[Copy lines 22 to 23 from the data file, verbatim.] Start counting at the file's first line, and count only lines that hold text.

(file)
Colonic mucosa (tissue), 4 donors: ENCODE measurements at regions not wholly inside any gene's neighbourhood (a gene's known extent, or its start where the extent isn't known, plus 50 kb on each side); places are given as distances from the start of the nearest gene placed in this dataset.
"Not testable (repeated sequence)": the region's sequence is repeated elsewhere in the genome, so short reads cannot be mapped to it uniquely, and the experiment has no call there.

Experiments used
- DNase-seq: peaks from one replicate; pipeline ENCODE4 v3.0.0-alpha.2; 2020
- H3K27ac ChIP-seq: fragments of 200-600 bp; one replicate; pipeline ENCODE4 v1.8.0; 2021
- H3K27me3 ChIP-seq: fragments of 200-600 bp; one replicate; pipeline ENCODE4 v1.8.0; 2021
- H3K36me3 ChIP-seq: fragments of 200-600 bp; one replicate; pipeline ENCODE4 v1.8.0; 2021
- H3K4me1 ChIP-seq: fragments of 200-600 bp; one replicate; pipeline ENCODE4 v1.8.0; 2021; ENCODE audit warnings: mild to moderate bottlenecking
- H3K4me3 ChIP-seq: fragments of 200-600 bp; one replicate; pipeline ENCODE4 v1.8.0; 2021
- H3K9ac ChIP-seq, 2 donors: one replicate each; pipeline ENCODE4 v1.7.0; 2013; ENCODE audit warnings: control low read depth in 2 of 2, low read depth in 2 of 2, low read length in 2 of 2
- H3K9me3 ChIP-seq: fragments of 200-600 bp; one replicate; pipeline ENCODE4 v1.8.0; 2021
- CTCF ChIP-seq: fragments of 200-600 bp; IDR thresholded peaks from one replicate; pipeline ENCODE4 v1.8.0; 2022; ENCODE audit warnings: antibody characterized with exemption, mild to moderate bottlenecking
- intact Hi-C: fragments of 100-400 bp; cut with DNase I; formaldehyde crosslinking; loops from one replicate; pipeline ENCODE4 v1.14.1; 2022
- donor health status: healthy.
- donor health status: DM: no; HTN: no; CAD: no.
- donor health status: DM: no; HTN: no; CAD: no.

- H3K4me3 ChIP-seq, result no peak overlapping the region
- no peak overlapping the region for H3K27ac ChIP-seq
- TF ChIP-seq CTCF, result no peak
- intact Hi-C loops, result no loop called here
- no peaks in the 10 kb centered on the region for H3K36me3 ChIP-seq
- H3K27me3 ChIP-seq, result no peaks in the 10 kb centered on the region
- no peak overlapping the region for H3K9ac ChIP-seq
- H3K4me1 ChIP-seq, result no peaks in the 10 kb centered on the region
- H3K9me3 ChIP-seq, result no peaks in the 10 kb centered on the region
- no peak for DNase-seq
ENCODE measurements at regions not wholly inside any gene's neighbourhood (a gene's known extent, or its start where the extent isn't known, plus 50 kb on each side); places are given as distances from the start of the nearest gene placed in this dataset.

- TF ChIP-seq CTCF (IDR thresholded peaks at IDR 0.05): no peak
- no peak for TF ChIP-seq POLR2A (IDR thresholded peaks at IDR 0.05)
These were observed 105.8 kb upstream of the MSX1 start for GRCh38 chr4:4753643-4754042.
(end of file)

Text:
- H3K27me3 ChIP-seq, result no peaks in the 10 kb centered on the region
- no peak overlapping the region for H3K9ac ChIP-seq